Childless (son-less) wives of the men who emigrated and never came home to them would adopt boys, to ensure that the family name carried on. And then there were the paper sons and daughters. Paper children born out of fire, because it was after the 1906 San Francisco earthquake and fire destroyed all the immigration records that the city’s Chinese population could claim US citizenship and therefore the right to bring their foreign-born children into the country – or, after visits home, claim new births.

These made birthright ‘slots’ – children who existed only on paper – which could be sold to young people to enable them to come to America.

And that’s where they still are, leaving their (true or adopted or bought) ancestors’  pretensions to grandeur, a family life in the Old Country, to moulder and crumble into the palm trees and the flowered creepers and duckponds. Lots of the diaolou now are home only to ducks and geese – and piglets.

Mr Jiang, an overseas Chinese from Canada, wanders among the diaolou, lifting the trails of creepers, turning over the clutter of crockery and broken balustrades, looking for history, for beauty, for clues about ownership. “No one cares about the architecture,” he says sadly. “No one cares about the past of these places.” An old couple living alone in great echoing mansion (all they can find to fill it are a few tiny stools, a heap of firewood, some cooking pots) show us around its high empty rooms and grand staircases, delighted if bemused to have visitors.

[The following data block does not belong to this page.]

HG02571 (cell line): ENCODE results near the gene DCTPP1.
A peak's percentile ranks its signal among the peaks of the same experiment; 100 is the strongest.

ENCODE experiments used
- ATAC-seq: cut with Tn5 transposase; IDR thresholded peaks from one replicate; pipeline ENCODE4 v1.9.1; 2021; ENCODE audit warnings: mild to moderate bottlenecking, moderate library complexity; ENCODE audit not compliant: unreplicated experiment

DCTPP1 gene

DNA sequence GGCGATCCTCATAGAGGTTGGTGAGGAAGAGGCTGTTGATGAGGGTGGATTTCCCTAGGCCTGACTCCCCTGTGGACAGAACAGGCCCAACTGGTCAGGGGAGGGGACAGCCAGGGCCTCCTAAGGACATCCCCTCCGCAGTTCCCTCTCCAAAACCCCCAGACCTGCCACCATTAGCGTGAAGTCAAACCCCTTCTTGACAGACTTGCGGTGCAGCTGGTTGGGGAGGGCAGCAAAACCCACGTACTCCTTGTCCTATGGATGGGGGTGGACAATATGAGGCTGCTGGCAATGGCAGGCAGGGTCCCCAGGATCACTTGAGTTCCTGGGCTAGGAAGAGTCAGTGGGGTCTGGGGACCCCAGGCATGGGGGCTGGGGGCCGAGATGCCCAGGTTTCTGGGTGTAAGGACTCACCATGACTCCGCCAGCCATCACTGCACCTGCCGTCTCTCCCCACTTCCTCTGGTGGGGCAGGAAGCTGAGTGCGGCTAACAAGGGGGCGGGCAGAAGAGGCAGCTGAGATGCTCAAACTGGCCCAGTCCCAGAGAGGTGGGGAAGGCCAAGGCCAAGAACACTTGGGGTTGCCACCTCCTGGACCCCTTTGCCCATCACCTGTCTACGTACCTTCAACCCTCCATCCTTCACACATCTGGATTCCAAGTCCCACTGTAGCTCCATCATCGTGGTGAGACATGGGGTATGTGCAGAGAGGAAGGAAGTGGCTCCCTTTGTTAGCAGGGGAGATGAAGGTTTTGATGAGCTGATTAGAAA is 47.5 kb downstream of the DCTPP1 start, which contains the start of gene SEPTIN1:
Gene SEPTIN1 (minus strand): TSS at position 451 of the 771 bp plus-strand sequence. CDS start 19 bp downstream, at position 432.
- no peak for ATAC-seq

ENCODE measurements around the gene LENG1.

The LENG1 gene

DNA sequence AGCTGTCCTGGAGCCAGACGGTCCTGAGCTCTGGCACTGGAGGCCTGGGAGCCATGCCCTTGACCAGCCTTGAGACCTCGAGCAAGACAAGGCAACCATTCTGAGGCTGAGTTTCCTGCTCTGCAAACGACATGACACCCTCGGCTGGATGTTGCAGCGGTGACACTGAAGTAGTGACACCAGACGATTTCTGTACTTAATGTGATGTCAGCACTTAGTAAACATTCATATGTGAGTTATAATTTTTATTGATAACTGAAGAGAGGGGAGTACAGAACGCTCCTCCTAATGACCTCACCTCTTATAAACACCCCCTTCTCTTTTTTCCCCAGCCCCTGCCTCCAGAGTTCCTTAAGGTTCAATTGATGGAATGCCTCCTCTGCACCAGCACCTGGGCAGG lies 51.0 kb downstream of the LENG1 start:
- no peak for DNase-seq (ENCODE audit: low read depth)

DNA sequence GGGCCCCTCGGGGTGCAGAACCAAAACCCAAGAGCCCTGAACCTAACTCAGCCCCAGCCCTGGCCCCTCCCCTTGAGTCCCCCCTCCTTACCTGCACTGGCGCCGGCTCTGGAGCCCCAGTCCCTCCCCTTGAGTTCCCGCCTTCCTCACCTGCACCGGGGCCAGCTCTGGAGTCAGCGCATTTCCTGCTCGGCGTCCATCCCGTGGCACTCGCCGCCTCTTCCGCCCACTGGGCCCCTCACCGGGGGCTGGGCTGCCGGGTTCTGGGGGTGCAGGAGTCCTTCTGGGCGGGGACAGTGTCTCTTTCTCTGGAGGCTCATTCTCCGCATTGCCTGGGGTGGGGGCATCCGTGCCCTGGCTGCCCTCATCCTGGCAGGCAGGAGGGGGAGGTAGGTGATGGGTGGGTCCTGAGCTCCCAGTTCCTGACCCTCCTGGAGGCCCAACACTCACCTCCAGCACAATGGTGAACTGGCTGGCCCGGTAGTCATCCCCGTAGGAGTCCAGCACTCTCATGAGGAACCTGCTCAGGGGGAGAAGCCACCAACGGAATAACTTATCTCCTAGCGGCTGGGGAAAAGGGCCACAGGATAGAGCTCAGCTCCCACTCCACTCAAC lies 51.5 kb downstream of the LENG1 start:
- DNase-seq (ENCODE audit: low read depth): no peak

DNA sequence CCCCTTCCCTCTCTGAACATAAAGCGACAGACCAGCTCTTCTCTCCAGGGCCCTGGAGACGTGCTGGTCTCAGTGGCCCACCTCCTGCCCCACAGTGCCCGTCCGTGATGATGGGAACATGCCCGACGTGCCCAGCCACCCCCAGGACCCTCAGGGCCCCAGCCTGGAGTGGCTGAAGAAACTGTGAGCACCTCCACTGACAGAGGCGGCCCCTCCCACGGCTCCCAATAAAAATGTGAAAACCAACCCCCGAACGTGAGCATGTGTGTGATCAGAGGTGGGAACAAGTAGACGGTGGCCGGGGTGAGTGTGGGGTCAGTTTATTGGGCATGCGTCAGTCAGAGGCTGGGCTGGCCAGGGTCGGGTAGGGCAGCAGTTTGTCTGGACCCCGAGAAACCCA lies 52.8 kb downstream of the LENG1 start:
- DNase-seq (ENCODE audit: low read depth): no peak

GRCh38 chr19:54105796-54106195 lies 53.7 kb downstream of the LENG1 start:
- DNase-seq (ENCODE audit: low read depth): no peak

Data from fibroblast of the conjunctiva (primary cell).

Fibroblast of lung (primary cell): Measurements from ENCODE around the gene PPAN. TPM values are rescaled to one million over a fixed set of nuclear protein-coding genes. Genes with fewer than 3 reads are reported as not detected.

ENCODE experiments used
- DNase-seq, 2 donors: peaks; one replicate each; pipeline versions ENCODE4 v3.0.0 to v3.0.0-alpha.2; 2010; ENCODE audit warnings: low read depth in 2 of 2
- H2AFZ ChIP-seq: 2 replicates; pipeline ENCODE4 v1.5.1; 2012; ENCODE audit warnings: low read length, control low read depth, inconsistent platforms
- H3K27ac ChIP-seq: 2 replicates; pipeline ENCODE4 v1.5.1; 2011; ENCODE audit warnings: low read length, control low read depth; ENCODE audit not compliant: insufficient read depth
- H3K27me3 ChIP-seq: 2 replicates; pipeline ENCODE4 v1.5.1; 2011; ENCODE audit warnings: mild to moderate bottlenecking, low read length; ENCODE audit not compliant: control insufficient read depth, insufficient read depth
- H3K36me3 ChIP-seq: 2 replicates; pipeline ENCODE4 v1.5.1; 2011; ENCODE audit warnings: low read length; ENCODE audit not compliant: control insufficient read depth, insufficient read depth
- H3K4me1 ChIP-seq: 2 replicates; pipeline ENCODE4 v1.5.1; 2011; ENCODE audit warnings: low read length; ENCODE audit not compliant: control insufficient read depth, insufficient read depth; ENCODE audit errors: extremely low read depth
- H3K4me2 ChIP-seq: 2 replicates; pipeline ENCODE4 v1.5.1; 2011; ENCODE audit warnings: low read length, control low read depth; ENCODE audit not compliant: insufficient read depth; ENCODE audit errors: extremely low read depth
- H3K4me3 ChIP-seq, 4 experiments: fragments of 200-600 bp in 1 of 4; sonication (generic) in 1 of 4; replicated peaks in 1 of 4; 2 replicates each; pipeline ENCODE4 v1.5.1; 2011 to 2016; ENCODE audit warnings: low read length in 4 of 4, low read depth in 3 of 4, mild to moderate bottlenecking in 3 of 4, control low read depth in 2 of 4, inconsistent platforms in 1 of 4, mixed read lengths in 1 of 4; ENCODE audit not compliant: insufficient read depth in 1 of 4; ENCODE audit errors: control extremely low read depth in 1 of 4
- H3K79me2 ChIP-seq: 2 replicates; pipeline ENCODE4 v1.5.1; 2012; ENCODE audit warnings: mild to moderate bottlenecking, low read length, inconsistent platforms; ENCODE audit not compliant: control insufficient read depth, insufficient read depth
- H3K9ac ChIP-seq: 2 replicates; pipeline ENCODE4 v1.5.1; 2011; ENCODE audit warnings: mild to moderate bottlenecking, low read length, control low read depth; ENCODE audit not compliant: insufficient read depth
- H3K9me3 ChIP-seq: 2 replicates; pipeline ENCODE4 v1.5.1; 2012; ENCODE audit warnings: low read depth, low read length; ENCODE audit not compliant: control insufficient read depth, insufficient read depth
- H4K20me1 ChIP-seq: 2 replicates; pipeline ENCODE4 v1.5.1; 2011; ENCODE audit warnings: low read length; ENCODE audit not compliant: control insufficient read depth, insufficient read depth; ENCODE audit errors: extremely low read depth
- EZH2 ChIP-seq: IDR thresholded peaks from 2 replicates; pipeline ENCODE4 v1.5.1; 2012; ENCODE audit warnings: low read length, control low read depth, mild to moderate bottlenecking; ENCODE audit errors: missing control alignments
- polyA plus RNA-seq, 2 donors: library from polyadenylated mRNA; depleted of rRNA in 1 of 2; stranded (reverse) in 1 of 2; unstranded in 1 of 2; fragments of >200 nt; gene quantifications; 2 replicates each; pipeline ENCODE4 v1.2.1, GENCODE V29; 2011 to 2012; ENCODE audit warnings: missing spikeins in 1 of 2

Mr Jiang wants to buy one or several diaolou, to preserve them as museums or as holiday homes, if he can track down who to buy them from. It seems an impossible task to an outsider, especially since entire villages have the same surname. But the village is everything. Family is still, even overseas, even after all this time, everything. In Chinatowns all over Canada and the US, everyone knows each other, Mr Jiang says. He will ask about such and such diaolou in such and such village, and someone will know who it belongs to, will remember family.

In which I inadvertently climb a snow mountain

Well, it wasn’t quite inadvertent, and I was probably more prepared for it than many of the people in Haba base camp, who had apparently never camped (“It’s so strange sleeping in a sleeping bag – you can’t move your arms!”) or seen stars before (“How will we know if the weather is clear when we start at 4a.m? It’ll be dark!”). But I didn’t plan to do it.

Mountains are fascinating and grand. I love how small they make me feel, I love hiking among them, watching them change with every shift of the light and lift of cloud. But I’ve always vaguely suspected people who risk life and limb to get to the top of them of being… slightly arrogant?  Unimaginative? A bit incomprehensible.